- - Sunday, June 19, 2016

On the surface it seems like an odd pairing: Shawn Colvin, the folk singing sweetheart with the voice of an angel, and Steve Earle, the rough and gruff troubadour with a voice of gravel and dust. However, the duo is teaming up for a series of shows that bring them to the The Birchmere in Alexandria, Virginia, Tuesday and Wednesday.

Miss Colvin’s hit’s include “Steady On,” “You and the Mona Lisa,” “Sunny Came Home” and “Shotgun Down the Avalanche,” while Mr. Earle’s songbook includes “I Ain’t Ever Satisfied,” “The Devil’s Right Hand” and “Copperhead Road.” But look deeper and you’ll see a shared wit and sensibility that makes the teaming up seem as natural as it is overdue. One listen to their debut CD, “Colvin/Earle,” and you’ll wonder how these talented musicians ever existed without each other.

Prior to their District shows this week, Miss Colvin spoke about the ties that bind, the new CD and what she thinks of TV talent shows.

Question: When did you and Steve Earle first meet?

Answer: We met when I opened for him in about 1990 at a club in Northampton, Massachusetts, named Iron Horse Cafe. Or not cafe — I think it’s just Iron Horse. I can’t remember anymore. [laughs]



Q: What was it about him that made you want to collaborate?

A: Well, it wasn’t because I met him. I had just always been a fan. Really my idea was just to do some gigs together. And we did that. It was his idea to make a record.

Q: Why did it take this many years to finally record together?

A: We had both been busy with our careers. I always kind of appreciated him. I was a fan of his music. I play solo most of the time now.

In recent years I started pairing up with some other artists [like] Mary Chapin Carpenter. I’ve done some duo gigs with her. I did some with Marc Cohn. I was in a quartet called Three Girls and Their Buddy with Patty Griffin, Emmylou Harris and Buddy Miller.

It’s really fun to listen to other people and be an accompanist. I just really enjoy it and thought Steve and I might be a good combo.

Q: What is the one song Steve Earle wrote that you wish you had?

A: There are a lot of them. “Someday,” because I recorded that one. “Goodbye” and maybe “Jerusalem.”

Q: How did Steve bring up the idea of making an album?

A: We were just doing a soundcheck, and I think it started with, “We should write a song together.” Then he said, “We should do a record.”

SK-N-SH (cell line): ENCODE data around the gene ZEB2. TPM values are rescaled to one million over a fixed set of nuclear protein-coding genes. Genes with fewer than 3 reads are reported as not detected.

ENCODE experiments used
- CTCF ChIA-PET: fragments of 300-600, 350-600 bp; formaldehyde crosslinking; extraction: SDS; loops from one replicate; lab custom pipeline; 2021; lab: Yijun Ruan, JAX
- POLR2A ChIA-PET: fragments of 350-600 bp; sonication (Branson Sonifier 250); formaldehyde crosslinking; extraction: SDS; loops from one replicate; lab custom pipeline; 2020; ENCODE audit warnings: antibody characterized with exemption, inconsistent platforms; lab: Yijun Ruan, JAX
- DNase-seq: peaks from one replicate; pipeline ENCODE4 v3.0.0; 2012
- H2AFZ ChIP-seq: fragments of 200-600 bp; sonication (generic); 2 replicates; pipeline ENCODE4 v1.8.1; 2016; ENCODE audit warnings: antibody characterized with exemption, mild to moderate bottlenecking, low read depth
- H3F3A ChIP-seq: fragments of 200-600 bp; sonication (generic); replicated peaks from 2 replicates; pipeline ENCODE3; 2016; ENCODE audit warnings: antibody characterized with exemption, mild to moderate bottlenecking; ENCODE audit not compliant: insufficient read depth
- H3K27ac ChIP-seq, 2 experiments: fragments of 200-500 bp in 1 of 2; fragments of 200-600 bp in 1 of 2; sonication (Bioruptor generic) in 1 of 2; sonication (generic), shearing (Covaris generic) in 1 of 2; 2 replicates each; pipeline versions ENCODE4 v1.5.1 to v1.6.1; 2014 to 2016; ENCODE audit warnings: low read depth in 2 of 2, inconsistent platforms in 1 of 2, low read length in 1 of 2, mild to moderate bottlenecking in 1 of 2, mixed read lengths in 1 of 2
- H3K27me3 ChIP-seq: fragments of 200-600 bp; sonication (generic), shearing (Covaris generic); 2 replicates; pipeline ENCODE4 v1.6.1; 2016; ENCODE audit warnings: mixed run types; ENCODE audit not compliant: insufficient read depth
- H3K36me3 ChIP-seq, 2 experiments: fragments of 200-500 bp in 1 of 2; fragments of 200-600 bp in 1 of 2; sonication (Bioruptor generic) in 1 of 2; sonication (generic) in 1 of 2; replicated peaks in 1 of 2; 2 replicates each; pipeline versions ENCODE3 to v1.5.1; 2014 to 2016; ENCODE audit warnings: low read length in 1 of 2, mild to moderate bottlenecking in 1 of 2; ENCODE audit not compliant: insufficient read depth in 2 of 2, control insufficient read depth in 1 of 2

My reaction to that was, “Yeah, and pigs should fly.” [laughs] When and how are we gonna do this? People talk about that kind of thing all the time, and it barely ever really happens because they have their individual careers.

Initially the idea was to do a bunch of cover songs and then maybe a couple of old songs of our own. Because of the live shows, we had worked some of those solo songs into duo songs. Steve’s song “Someday” we would sing the whole song together. That’s how we worked that up.

Then it just seemed silly not to try to write new songs. We tried that and it worked out well.

Q: How did you decide what songs to cover?

A: We each brought in two songs. I brought in “Tobacco Road” and “Raise the Dead.” Steve brought in “Ruby Tuesday” and “You Were on My Mind.” You would have to ask him how he chose the ones he chose. I just thought “Tobacco Road” was another great duo song — fun, edgy and different. Not a love song.

“Raise The Dead” is an Emmylou Harris song, and I’m a big fan of Emmylou’s songwriting. I just also thought that would be a great uptempo song to sing as a duo.

Q: You also released a full solo CD of covers. How do you take a known song and make it your own?

A: Well, it depends. Sometimes I’ll have inspiration in my head to cover a song differently than it was originally done. Other times I just learn a song because I love them and don’t have an intention of recording or playing them. I don’t really have anything interesting to add. I just keep them to myself. And sometimes I’m so in love with the song that I don’t care if I do it the same way as the original artist. [laughs]

Q: For this upcoming live tour, is it just Steve and you or do you guys have a band?

A: No it’s just the two of us. We co-wrote the songs just the two of us. All the covers were chosen as songs that would be good just sung together with our two parts. I don’t want to compare us to The Everly Brothers, but that’s the idea: the two-part harmony and the playing of guitars together.

Q: With the live shows, will it just be material from the new album, or do you perform each other’s songs?

A: Both. We will definitely do the record. Then we will throw in songs that we wrote individually that people want to hear, like “Copperhead Road” and “Sunny Came Home,” and a few chestnuts, as it were.

Q: You built your early career on playing in clubs and coffeehouses. What do you think of TV singing shows today that offer an instant career?

A: Well, do they work? It’s fun to watch, and there are some really talented people, but how many of them really have careers when it’s all said and done? Some.

It just seems like there is a lot of interest and excitement at first. And there are some talented folks. But you don’t necessarily hear from them again.

Shawn Colvin and Steve Earle play The Birchmere Tuesday and Wednesday at 7:30 p.m. Tickets are $79.50 by going to Birchmere.com

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